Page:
Then and Now: the Vindolanda Milestone

HEIR was created to help us understand monuments in changing landscapes. Your photographs showing ‘then’ and ‘now’ are giving a new insight into how the environment changes perceptions of what monuments are for. Martin Rush has been travelling in north England and sent us a rephotograph of HEIR ID 36501 (an image from Passmore’s lantern slide collection) of the Vindolanda Milestone. Here is what the site looks like today:

Vindolanda Milestone 2016: photo Martin Rush

Vindolanda Milestone 2016: photo Martin Rush

And here is Passmore’s image:

HEIR ID 36501. Passmore Collection, The Institute of Archaeology, Oxford

HEIR ID 36501. Passmore Collection, The Institute of Archaeology, Oxford

At first glance, the changes over 100 years are superficial. A wall has been mended, and stones littering the ground around the milestone have disappeared (perhaps used to help rebuild the stone wall?). However, even allowing for the change in seasons, there is a striking change in how the stone is viewed today compared to the past. When Passmore’s image was taken, about 100 years ago, it would have been clearly visible to anyone coming over the horizon and heading down the road. Today, Martin’s photograph suggests that, thanks to the growth of trees, you wouldn’t even see the stone until you were nearly on it. At the end of the 19th century, the stone would have been visible from the hills on both sides as you travelled to or from the nearby Roman fort of Vindolanda. Today, you might miss it altogether were it not for the sign on the roadside.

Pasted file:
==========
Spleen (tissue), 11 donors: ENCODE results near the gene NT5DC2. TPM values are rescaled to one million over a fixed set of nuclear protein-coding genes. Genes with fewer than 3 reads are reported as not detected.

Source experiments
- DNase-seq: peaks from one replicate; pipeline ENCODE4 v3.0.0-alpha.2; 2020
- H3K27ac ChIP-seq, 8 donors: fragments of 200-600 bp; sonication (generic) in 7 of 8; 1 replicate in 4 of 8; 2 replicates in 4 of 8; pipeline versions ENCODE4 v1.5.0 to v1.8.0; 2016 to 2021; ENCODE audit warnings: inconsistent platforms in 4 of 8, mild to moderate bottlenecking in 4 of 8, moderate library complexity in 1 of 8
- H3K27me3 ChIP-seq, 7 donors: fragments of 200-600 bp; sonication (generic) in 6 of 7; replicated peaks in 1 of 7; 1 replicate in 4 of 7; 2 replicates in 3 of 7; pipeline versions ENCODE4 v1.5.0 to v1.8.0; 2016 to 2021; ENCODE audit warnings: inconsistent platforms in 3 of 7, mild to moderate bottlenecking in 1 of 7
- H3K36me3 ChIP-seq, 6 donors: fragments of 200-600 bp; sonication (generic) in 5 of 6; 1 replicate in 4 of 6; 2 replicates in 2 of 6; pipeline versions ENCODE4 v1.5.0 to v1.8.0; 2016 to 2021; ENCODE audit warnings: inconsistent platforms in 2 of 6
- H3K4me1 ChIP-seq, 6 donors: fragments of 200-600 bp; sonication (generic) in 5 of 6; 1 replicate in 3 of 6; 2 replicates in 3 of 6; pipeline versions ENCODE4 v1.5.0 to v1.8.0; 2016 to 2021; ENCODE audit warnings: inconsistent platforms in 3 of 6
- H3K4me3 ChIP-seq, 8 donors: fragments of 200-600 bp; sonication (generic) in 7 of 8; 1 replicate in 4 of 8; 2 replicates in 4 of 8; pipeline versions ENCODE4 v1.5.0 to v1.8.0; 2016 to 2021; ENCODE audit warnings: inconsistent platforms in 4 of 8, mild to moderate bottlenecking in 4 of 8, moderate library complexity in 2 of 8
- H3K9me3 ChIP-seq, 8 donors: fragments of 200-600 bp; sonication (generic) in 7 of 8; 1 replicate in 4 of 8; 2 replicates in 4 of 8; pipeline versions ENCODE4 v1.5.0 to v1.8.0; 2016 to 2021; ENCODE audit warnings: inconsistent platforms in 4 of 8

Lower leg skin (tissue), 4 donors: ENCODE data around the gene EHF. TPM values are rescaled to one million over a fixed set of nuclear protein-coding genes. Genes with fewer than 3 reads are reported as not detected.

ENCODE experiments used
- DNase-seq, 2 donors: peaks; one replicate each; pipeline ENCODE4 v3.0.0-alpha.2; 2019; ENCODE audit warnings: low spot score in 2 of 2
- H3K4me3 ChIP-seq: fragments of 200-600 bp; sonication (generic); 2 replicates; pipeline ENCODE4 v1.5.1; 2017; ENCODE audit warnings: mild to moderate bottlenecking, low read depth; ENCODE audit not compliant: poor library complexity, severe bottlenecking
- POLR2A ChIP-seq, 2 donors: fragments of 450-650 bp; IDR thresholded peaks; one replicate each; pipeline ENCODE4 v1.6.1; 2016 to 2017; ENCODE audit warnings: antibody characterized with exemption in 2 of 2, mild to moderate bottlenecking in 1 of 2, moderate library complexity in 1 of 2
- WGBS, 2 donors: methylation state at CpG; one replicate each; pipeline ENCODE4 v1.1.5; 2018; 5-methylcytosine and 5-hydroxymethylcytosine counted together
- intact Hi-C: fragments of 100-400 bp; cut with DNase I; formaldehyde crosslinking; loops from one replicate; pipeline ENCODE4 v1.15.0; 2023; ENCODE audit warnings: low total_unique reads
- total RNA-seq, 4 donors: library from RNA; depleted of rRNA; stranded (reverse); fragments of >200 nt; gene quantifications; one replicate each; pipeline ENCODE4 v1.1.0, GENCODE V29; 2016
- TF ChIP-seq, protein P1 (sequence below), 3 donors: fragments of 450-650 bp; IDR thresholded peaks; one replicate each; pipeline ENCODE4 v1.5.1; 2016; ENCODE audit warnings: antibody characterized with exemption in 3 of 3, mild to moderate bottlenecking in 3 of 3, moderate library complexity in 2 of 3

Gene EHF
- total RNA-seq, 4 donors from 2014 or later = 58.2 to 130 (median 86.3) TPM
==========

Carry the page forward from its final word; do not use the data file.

Given the stone’s location, on a rise above the road, it is likely that the earlier photograph gives a much more accurate idea of what the stone meant in the landscape at the time it was originally erected – and in turn, this suggests that a 19th century viewer of the stone would have had a much closer sense of what the stone was supposed to signify to the onlooker – a clear symbol of place and space in the wide landscape, visibly linked to the Roman fort and a forceful marker of the Roman presence in Britain. By the 19th century, some of these meanings had gone, but the milestone still held a position in the landscape – perhaps because it still had a function as a landmark. Today, hidden amongst the trees, what is the ‘meaning’ of the monument?


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